CUP’s core staff supports the organization from day to day, but CUP projects are designed and implemented by teams of artists, designers, educators, activists, and researchers.
CUP and CUP teaching artist Douglas Paulson worked with students from College Now at Brooklyn College on an Urban Investigation about neighborhood financial services. Those students were: Roodlyne Vilsaint, Kimberly Saintelus, Maniza Pritila, Alyssa Lau, Cynthia Dunston, Tommi Ann Davis, Shannae Braham, Alexa Betancourt.close
Fatima was born and raised in NYC and is interested in all things urban. When not working, she likes to explore and relax in different parks around the city. Fatima is completing her bachelors in urban studies at Barnard College and is teaching this fall’s class on disaster planning.close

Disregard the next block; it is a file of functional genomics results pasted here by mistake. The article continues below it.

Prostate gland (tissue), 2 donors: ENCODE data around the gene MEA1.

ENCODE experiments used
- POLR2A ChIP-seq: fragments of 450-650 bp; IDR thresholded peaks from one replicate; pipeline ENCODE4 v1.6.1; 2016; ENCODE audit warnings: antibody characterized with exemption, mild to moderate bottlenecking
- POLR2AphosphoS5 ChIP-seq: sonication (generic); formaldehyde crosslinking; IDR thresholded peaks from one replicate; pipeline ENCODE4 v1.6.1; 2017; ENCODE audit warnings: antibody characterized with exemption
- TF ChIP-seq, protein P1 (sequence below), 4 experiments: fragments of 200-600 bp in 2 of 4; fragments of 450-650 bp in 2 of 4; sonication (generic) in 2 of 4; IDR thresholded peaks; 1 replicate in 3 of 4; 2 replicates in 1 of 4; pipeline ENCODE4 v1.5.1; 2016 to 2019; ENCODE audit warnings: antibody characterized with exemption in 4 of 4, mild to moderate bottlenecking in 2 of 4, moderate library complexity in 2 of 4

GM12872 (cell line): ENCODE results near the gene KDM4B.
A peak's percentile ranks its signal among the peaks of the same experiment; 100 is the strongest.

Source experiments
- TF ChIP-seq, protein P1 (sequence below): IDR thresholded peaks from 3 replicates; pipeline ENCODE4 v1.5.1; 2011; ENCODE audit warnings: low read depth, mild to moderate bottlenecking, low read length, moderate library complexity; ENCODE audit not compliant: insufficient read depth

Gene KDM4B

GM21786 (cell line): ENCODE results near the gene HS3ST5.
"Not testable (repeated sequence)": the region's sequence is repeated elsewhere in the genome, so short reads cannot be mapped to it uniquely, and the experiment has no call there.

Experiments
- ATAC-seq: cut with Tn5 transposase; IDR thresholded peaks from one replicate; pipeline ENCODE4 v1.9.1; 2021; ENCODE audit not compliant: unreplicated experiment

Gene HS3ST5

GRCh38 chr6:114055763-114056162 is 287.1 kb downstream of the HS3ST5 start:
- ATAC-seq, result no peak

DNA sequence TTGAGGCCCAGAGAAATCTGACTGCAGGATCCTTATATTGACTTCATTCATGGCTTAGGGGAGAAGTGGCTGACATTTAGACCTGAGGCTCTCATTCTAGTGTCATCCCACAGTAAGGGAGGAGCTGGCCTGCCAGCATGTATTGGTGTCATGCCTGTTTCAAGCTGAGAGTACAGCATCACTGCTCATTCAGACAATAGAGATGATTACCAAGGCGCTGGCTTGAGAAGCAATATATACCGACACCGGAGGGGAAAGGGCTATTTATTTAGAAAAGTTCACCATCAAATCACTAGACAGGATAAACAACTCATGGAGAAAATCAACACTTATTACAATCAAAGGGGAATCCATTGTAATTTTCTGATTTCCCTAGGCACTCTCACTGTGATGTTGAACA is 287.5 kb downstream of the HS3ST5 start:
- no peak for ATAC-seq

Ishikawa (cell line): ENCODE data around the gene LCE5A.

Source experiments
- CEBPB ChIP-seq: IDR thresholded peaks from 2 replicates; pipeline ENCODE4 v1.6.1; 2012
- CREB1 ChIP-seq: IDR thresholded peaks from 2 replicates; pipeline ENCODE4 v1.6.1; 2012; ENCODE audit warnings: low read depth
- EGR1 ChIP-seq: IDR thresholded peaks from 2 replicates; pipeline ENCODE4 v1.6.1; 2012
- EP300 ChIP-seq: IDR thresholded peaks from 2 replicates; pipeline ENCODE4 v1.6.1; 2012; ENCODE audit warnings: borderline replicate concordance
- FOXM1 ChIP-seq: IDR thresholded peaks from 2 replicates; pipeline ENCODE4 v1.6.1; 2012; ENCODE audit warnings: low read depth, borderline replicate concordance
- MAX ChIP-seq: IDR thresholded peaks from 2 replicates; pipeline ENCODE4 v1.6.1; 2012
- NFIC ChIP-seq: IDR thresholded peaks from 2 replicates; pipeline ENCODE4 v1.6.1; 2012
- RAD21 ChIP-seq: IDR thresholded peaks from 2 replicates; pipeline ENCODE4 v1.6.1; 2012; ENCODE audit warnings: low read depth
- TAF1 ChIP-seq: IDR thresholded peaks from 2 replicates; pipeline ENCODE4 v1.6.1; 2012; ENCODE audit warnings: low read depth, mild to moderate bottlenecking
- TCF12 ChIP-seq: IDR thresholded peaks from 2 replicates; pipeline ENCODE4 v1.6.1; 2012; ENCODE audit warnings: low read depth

Maggie Acevedo and Edwin Rodriguez, from City-as-School, were part of the Water Underground crew in 2006.close
Shana Agid is an artist, teacher, writer, and activist whose work focuses on relationships of power and difference, particularly regarding sexuality, race, and gender in visual and political cultures. Agid is an Assistant Professor of Arts, Media, and Communication at Parsons the New School for Design where he teaches book arts, collaborative design, and service design. She has an MFA in Printmaking and Book Arts and an MA in Visual and Critical Studies from California College of the Arts. He is on the Editorial Board of Radical Teacher.close